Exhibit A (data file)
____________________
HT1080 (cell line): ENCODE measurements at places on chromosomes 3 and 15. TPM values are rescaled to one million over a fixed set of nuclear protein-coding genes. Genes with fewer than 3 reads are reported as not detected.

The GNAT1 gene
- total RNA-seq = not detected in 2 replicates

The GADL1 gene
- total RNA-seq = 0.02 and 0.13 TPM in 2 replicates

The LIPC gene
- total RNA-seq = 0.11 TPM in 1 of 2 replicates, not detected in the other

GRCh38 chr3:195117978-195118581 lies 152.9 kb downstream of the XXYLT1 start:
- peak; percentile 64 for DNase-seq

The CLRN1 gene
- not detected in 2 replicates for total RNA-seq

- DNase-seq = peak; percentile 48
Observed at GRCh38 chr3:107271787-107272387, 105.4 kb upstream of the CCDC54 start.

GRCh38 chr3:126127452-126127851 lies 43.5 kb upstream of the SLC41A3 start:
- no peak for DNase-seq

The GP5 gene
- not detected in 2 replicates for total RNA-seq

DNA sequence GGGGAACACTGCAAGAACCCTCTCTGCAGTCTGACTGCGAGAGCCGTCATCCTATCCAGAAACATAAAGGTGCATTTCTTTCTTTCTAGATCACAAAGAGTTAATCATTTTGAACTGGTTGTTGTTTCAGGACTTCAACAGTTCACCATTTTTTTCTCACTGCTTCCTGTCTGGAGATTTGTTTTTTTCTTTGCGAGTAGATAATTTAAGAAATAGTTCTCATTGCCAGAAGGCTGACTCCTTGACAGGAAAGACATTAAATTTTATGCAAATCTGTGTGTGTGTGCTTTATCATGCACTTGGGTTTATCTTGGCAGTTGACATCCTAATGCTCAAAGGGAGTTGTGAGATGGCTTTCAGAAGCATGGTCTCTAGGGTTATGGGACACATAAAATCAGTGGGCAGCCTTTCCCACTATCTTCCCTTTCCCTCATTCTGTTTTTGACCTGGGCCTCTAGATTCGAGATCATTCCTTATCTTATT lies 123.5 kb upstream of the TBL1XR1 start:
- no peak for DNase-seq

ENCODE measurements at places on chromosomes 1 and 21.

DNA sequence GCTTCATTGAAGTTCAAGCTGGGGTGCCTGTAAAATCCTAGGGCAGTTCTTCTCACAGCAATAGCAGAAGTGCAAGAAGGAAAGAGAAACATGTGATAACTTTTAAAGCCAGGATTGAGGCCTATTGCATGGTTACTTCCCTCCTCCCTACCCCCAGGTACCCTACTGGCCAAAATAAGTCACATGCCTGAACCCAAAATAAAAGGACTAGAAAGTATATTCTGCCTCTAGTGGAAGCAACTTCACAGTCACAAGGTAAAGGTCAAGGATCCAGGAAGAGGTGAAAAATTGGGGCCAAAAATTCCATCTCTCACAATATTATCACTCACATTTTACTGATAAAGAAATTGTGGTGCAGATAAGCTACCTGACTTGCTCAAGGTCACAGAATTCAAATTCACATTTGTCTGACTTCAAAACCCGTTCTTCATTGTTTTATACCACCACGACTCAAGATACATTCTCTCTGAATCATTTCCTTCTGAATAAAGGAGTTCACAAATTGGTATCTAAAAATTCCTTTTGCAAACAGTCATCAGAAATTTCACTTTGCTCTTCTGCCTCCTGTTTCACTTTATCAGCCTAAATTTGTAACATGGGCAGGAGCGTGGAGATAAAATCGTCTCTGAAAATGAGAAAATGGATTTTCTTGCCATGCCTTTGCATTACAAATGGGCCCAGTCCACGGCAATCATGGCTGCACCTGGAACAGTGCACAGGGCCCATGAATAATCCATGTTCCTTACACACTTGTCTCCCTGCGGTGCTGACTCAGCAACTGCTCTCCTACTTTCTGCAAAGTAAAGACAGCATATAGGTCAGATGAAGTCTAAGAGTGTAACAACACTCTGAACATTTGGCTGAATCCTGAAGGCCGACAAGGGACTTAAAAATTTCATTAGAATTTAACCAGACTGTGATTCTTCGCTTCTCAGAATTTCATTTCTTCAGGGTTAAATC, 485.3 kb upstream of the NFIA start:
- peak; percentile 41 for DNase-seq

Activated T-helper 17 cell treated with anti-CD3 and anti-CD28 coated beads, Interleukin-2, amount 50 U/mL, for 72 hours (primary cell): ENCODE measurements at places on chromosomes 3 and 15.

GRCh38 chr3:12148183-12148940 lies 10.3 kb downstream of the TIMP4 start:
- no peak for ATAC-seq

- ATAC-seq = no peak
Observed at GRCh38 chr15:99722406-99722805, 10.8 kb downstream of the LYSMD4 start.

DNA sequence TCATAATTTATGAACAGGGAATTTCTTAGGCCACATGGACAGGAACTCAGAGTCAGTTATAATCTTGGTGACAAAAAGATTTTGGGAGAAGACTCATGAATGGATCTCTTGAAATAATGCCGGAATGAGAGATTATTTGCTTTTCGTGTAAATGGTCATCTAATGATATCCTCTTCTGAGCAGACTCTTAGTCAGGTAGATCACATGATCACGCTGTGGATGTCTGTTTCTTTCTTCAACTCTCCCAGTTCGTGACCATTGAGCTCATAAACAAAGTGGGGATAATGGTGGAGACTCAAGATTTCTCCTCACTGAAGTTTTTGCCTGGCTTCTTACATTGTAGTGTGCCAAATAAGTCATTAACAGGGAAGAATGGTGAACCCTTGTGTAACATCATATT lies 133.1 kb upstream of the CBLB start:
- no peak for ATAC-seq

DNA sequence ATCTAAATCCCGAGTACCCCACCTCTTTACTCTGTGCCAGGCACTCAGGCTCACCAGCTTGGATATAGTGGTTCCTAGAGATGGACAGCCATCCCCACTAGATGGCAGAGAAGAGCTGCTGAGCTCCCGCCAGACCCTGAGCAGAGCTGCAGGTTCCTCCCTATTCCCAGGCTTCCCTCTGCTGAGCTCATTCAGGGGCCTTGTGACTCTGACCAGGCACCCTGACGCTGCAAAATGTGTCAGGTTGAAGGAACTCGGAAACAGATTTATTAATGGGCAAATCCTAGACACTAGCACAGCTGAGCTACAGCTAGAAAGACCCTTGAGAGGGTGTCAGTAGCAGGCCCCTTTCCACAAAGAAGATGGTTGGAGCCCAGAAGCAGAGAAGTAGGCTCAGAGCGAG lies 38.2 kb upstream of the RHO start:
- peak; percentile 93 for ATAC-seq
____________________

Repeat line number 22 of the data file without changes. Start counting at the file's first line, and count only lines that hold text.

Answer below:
- peak; percentile 41 for DNase-seq